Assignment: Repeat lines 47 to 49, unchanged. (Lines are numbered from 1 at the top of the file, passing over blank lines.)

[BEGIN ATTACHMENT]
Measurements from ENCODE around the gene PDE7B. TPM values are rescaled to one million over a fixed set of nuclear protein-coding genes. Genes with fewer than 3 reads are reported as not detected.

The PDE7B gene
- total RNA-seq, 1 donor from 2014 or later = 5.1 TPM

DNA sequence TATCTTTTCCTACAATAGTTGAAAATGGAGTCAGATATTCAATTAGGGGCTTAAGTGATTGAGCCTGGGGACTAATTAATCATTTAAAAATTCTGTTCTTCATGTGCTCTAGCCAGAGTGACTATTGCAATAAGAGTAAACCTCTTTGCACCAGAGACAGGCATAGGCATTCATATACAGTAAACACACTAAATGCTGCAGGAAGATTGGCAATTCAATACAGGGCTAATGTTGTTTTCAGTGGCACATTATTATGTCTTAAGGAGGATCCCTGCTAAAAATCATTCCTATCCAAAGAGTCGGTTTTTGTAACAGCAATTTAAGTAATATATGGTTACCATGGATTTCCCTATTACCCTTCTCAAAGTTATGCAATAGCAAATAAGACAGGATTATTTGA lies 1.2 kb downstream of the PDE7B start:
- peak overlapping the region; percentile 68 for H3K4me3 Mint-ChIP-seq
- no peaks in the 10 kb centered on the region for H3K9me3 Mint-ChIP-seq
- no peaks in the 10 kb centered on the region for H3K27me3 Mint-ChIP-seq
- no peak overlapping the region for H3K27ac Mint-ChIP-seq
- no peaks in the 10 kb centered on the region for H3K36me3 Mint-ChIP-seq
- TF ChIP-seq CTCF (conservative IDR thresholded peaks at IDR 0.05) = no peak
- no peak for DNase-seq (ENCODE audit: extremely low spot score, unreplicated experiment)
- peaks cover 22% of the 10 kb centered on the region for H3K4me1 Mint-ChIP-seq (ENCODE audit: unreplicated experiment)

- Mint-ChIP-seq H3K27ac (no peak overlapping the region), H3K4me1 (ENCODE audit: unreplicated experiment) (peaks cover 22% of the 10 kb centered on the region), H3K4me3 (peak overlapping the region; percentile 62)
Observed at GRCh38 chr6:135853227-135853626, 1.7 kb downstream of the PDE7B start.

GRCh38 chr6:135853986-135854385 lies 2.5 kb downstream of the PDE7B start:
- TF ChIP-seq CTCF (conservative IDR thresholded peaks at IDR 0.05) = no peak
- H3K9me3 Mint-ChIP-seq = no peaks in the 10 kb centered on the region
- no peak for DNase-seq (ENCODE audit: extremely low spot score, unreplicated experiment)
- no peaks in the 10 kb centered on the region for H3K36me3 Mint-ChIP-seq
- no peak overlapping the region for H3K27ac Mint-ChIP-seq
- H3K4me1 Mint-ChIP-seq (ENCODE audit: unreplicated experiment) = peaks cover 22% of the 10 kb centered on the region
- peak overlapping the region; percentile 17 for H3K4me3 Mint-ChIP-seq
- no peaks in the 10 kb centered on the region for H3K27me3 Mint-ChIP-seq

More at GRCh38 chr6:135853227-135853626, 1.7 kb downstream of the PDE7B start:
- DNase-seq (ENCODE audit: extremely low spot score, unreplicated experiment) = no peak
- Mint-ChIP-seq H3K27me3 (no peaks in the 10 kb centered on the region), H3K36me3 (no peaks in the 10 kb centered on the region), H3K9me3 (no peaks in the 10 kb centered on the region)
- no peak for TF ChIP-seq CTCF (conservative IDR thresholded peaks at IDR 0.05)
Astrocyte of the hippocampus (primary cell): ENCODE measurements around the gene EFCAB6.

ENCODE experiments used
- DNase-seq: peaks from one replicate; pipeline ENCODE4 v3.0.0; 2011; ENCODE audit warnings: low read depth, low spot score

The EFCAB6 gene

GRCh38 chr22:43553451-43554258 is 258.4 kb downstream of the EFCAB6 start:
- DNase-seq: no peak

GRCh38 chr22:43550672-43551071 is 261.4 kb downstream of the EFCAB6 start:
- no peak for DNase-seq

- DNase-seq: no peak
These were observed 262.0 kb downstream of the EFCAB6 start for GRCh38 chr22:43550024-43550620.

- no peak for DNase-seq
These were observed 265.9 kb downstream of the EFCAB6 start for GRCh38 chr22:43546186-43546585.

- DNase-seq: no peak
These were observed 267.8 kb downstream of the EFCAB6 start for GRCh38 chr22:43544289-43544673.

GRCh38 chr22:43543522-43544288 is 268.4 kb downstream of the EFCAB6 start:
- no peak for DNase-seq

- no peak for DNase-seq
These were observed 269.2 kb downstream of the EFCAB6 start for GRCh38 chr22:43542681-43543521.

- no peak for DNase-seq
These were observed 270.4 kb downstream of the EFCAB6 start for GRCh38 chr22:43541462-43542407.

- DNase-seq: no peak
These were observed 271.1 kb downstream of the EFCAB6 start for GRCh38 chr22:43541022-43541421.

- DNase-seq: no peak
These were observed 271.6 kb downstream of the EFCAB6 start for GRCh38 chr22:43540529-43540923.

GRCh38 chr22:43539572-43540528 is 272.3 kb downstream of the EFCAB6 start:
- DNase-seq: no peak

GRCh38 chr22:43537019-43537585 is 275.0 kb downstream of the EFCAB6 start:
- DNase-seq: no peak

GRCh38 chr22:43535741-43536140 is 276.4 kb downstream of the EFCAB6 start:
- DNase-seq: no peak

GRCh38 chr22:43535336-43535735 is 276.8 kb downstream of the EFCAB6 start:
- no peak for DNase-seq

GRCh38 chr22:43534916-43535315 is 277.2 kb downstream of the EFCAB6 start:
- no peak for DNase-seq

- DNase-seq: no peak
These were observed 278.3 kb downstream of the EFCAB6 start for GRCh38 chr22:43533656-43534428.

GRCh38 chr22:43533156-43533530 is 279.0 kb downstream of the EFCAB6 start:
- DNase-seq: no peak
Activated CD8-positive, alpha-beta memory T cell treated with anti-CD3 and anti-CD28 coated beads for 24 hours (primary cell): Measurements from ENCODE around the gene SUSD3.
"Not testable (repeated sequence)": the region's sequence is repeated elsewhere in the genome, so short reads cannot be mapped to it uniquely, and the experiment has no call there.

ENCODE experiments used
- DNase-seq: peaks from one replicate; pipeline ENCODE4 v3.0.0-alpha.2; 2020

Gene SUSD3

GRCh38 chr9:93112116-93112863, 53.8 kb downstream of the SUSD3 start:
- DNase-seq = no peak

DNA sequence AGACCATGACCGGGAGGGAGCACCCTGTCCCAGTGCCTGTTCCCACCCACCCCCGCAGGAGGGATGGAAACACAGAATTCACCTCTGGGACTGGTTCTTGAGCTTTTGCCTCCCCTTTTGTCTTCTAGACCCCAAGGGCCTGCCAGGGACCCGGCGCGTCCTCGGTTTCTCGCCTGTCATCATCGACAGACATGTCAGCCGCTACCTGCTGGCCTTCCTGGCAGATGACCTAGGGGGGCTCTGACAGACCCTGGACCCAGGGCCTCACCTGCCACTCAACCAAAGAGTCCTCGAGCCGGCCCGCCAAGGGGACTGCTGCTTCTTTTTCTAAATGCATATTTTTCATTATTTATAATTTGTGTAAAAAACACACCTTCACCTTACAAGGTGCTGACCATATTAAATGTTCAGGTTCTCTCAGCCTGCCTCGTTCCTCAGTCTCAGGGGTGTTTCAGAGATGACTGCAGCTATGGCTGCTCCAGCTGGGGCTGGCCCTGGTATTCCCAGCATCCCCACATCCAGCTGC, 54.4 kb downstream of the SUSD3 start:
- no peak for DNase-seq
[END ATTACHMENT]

These were observed 270.4 kb downstream of the EFCAB6 start for GRCh38 chr22:43541462-43542407.

- DNase-seq: no peak
These were observed 271.1 kb downstream of the EFCAB6 start for GRCh38 chr22:43541022-43541421.